Twitter, censorship and Saudi’s Hamza Kashgari

Two months back Twitter introduced its new censorship policy, which would selectively block tweets on a country by country basis. In its blog, Twitter said it could “reactively withhold content from users in a specific country”.

A month later, that new policy was put to the test. A young Saudi national named Hamza Kashgari tweeted a number of thoughts which were to cause a national outcry not just in the Kingdom but across the Muslim world. Realizing what he’d done, Kashgari deleted his tweets, fled to Malaysia and then promptly get deported back to Saudi Arabia. The full story can be read here.

Twitter argued that the change to its censorship policy, from a global mechanism to delete tweets to one where they are censored at a country level, would allow for greater freedom of expression. However, were Twitter’s management team and legal counsel thinking of political or cultural issues where legislation is already in force? One could recount laws on Holocaust denial or incitement to racial hatred as issues where laws in such places as Europe are clear cut; if someone in Germany makes a public statement that denies the Holocaust they can be prosecuted. Twitter’s thinking here is clear. That Tweet can be deleted in Germany, but it could still be seen in another country where the statement does not break the law.

The Kashgari case is different, and less clear-cut. Kashgari’s Tweets may have been less incendiary in a Muslim country such as Turkey which follows a less conservative school of Islamic thought. However, it was not Twitter who censored Kashgari’s tweets but rather the man himself who deleted his messages after receiving death threats.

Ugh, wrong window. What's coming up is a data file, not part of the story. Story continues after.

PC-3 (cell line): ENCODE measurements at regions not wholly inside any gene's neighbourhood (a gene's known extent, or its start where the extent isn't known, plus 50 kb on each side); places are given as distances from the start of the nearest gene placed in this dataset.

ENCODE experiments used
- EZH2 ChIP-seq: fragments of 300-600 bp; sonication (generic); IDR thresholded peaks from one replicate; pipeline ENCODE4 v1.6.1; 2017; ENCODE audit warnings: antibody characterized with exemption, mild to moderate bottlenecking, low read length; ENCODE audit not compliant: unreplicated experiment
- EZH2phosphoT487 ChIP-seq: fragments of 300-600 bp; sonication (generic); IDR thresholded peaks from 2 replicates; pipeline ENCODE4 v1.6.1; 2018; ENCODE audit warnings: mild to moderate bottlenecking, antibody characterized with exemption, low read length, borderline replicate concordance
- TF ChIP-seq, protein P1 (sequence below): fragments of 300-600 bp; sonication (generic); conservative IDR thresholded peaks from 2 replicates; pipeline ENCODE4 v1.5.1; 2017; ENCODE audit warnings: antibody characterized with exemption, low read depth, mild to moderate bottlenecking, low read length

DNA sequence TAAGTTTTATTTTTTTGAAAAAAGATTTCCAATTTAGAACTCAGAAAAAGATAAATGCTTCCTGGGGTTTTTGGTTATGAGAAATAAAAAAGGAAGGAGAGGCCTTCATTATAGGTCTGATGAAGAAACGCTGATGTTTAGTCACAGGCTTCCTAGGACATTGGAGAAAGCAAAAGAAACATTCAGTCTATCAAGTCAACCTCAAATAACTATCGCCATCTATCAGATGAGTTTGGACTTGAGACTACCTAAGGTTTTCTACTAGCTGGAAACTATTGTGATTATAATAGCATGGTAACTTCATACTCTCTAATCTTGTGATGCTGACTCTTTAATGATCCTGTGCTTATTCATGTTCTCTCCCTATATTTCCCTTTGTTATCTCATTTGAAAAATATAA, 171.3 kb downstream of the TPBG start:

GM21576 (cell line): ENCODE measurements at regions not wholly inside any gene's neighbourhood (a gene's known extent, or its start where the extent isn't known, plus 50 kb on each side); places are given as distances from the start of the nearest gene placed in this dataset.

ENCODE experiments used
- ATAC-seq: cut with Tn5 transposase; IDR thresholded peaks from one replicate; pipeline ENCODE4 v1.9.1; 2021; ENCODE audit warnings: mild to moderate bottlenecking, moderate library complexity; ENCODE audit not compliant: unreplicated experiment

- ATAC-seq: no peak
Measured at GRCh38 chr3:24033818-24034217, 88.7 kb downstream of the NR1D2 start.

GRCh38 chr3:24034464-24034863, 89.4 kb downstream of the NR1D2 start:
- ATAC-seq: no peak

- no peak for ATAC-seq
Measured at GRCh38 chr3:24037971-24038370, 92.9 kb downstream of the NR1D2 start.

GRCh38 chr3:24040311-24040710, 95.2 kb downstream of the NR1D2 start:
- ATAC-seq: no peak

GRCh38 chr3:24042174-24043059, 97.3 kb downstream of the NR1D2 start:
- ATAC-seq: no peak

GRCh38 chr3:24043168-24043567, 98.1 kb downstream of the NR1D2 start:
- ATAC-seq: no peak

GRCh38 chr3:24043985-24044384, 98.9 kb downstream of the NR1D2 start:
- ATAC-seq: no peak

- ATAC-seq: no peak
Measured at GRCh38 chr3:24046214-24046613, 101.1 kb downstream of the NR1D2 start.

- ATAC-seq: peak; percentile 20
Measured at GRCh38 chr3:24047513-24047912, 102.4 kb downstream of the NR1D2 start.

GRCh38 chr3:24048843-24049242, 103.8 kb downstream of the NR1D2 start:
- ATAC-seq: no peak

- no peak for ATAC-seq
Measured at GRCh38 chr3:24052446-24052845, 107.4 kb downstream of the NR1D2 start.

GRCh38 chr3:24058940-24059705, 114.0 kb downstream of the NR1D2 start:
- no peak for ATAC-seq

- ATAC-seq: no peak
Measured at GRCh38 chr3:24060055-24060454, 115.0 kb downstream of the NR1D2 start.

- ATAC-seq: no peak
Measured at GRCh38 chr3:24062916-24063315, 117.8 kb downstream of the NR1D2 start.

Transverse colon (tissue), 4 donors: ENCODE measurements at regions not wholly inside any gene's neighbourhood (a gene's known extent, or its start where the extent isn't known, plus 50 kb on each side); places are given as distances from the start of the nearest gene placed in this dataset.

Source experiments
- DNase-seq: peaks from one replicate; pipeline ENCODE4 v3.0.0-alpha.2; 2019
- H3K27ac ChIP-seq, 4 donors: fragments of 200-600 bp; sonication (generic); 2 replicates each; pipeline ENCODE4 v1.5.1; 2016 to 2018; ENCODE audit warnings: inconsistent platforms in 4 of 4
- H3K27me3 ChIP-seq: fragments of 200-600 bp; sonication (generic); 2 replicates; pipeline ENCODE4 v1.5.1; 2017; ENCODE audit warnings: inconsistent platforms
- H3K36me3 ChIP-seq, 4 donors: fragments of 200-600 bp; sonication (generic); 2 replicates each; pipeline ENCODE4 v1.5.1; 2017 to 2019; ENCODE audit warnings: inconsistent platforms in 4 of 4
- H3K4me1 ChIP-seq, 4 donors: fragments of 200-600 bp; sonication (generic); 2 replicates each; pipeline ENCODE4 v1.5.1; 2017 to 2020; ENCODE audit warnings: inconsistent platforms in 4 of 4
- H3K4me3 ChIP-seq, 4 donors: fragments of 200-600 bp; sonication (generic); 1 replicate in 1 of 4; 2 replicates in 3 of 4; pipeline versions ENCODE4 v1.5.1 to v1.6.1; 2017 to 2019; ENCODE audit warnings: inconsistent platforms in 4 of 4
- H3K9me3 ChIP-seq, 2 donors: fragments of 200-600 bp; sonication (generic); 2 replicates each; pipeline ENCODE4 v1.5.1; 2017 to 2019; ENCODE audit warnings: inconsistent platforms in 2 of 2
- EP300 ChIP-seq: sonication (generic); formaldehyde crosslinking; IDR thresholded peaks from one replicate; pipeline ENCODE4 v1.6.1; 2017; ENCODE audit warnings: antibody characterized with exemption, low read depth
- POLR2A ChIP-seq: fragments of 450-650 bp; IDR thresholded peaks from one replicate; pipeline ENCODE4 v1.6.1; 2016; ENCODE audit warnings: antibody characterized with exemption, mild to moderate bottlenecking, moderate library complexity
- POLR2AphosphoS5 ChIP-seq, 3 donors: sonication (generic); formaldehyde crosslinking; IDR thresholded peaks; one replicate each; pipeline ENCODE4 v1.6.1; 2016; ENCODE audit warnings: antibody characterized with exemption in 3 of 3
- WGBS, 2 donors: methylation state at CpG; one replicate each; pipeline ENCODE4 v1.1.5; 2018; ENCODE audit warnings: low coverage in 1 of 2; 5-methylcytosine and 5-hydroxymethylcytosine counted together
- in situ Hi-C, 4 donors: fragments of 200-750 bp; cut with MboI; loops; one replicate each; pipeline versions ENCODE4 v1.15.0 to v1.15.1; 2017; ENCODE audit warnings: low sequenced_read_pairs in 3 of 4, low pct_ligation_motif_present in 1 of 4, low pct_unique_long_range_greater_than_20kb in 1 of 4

The question is, how useful is Twitter’s censorship policy on a country-by-country basis without people actively monitoring what is being said online? Even then, with all the traffic on Twitter would anyone be able to actively monitor Twitter? Even if the company was using algorithms would Twitter be able to pick up tweets such as Kashgari’s which are offensive to thousands but which may not explicitly break the law.

If people do tweet a message that is deemed to be illegal or offensive wouldn’t peer pressure and public opinion force them to delete their tweets, as Kashgari did? In which case, what is the point of Twitter’s new censorship player. I’d like to see how their new policy would work in practice, as I am sure many others would do too.